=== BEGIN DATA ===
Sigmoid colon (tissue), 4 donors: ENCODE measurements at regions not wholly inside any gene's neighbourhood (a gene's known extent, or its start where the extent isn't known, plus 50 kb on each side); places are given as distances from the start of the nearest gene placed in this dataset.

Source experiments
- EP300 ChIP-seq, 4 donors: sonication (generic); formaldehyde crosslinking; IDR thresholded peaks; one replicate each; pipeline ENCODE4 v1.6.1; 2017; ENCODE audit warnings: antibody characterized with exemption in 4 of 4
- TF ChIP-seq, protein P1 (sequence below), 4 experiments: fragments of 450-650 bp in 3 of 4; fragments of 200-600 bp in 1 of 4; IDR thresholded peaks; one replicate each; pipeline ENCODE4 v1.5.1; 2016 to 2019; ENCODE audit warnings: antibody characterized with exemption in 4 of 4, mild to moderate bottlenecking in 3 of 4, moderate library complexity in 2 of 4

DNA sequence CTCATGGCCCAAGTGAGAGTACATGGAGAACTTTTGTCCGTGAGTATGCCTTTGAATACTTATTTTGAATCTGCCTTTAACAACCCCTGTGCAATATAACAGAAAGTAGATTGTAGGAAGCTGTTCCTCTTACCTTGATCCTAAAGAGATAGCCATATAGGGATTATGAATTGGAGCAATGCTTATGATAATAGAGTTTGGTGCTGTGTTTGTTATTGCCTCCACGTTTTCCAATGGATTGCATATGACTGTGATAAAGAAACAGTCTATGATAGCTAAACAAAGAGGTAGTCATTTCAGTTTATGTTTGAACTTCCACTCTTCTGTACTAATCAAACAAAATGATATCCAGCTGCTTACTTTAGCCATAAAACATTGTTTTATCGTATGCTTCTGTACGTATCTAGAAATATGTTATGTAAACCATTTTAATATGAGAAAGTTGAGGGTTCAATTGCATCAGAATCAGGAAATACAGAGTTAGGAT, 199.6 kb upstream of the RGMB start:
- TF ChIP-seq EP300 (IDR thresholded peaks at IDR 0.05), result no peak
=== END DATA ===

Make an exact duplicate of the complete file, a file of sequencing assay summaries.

Sigmoid colon (tissue), 4 donors: ENCODE measurements at regions not wholly inside any gene's neighbourhood (a gene's known extent, or its start where the extent isn't known, plus 50 kb on each side); places are given as distances from the start of the nearest gene placed in this dataset.

Source experiments
- EP300 ChIP-seq, 4 donors: sonication (generic); formaldehyde crosslinking; IDR thresholded peaks; one replicate each; pipeline ENCODE4 v1.6.1; 2017; ENCODE audit warnings: antibody characterized with exemption in 4 of 4
- TF ChIP-seq, protein P1 (sequence below), 4 experiments: fragments of 450-650 bp in 3 of 4; fragments of 200-600 bp in 1 of 4; IDR thresholded peaks; one replicate each; pipeline ENCODE4 v1.5.1; 2016 to 2019; ENCODE audit warnings: antibody characterized with exemption in 4 of 4, mild to moderate bottlenecking in 3 of 4, moderate library complexity in 2 of 4

DNA sequence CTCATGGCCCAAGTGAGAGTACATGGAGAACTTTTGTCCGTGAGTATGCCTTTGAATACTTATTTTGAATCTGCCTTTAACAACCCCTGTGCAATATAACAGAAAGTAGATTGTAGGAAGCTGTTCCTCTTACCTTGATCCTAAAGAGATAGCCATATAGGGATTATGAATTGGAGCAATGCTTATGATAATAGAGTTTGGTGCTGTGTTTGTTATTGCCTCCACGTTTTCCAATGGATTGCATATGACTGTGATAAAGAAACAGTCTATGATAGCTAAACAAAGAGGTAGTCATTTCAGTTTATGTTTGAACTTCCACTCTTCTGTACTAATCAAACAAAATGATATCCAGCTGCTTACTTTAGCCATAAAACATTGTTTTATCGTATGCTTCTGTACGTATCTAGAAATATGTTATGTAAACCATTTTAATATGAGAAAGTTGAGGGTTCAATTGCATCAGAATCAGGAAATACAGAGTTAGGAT, 199.6 kb upstream of the RGMB start:
- TF ChIP-seq EP300 (IDR thresholded peaks at IDR 0.05), result no peak